Date of Conferral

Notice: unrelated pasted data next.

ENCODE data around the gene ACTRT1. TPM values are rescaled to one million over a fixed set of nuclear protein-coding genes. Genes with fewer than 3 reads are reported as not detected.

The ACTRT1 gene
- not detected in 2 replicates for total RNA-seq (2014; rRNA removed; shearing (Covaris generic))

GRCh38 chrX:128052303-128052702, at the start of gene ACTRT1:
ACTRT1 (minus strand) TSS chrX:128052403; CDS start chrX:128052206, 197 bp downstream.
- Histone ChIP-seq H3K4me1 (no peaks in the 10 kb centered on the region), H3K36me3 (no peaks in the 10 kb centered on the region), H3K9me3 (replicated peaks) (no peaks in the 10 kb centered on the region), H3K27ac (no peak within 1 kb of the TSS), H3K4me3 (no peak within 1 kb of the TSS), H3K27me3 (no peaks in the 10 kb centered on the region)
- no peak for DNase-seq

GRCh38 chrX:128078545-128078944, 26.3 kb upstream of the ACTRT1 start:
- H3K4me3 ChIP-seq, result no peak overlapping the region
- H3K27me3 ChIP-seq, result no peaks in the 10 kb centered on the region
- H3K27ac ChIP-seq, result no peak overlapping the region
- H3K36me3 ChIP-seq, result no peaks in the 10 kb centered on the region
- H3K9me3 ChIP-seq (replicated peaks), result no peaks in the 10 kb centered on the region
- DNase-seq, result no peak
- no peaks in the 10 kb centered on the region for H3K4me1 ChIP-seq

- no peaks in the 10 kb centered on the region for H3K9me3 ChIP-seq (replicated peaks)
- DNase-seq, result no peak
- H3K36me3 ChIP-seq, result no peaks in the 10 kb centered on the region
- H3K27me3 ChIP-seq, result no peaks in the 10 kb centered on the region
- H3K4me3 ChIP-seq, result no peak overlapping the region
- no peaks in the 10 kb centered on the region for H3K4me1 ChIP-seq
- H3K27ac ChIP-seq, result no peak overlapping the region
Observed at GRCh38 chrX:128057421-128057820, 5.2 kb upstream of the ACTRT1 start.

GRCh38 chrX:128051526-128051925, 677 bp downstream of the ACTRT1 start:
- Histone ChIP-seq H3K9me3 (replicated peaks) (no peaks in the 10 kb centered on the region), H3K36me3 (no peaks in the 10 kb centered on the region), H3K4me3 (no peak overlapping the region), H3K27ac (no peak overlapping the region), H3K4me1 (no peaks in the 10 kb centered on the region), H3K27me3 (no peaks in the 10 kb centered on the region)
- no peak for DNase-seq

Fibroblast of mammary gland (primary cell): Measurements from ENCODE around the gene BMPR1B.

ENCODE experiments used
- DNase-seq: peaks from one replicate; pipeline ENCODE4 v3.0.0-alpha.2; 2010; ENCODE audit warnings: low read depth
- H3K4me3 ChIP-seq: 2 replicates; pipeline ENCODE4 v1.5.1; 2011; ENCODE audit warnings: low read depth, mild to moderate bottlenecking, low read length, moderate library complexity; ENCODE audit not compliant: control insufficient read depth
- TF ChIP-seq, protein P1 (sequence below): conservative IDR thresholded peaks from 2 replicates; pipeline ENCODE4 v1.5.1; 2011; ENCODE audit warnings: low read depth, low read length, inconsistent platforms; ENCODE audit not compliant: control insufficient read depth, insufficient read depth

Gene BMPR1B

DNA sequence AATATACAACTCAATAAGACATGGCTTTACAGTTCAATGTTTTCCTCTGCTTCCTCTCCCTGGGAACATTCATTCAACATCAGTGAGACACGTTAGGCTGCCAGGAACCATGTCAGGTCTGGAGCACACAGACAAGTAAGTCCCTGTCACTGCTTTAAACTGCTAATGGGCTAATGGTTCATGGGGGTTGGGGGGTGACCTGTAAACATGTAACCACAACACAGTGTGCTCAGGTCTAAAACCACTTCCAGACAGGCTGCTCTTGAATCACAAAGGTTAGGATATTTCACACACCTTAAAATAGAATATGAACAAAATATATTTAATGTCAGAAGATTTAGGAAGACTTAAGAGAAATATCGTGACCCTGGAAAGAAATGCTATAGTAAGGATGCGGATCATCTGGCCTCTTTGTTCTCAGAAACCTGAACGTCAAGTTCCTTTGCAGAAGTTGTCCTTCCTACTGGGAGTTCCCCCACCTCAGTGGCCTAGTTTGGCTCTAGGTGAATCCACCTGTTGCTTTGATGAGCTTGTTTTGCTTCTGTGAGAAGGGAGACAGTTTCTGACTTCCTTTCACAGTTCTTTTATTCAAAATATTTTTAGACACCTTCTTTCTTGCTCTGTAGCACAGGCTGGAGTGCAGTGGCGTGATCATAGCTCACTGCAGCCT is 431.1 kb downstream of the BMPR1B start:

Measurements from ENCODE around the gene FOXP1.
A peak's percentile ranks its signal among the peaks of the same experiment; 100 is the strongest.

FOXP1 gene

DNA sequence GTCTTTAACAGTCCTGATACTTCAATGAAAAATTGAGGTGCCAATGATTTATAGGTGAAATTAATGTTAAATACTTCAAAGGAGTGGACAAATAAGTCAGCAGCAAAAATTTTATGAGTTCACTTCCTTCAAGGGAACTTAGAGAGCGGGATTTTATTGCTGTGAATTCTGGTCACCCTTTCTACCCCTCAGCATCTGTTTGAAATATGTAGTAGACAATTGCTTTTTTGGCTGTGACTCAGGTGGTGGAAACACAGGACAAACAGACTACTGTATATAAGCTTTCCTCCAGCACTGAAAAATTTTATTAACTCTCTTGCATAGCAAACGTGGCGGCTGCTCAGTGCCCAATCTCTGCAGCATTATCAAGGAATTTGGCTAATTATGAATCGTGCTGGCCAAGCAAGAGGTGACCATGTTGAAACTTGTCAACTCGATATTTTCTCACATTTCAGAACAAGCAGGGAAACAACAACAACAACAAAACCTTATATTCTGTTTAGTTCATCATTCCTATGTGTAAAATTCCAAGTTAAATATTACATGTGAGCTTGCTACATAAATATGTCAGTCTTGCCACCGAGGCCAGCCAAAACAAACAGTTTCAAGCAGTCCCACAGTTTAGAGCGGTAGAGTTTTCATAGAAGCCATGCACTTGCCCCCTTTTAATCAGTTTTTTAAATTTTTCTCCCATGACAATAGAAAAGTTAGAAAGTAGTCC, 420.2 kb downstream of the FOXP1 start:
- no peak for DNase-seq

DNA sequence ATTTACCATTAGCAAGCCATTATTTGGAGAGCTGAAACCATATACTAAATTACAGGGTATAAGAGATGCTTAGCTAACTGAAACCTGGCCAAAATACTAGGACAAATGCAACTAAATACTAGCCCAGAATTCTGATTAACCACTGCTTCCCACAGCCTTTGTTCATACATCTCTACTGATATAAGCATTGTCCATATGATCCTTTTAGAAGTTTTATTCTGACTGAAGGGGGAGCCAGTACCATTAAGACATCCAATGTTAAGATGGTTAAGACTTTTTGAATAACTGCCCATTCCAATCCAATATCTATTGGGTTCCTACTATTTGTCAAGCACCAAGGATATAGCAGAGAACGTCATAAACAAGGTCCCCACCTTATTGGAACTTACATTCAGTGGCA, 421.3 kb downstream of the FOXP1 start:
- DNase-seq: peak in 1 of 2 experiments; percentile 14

During the past 40 years, the U.S. homeschooling population rose exponentially. The results of homeschooling need to be studied further so that parents, legislators, and higher education leaders can make prudent and well-informed decisions regarding homeschooled students. No studies have been completed that focus on the unique experiences of homeschooled women as they transition to college in terms of academics, forming new relationships, and individuating from their families. The purpose of this phenomenological study was to explore academic and relational processes during the transition to college. In this qualitative dissertation based on constructivist design and in the conceptual framework of feminist essentialism, 11 female second- and third-year college students who were homeschooled for all of high school were chosen using criterion sampling. NVivo software was employed for data analysis using Moustakas' modification of the Van Kaam method of data analysis. Findings for this study were, a) homeschooled women felt substantially similar to traditionally schooled students in terms of academics and relationships, and b) homeschooled women felt as though they were raised in a different culture, but they felt equally or slightly more capable academically, more self-directed in their studies, and closer to their families than their traditionally schooled peers did. The results of this study may contribute to positive social change by helping parents, legislators, and college professionals empower homeschooled college women by altering curriculum, by developing supportive programs and policies to help homeschooled women transition to college, and by understanding how to tailor college programs and classes to maximally benefit homeschooled women.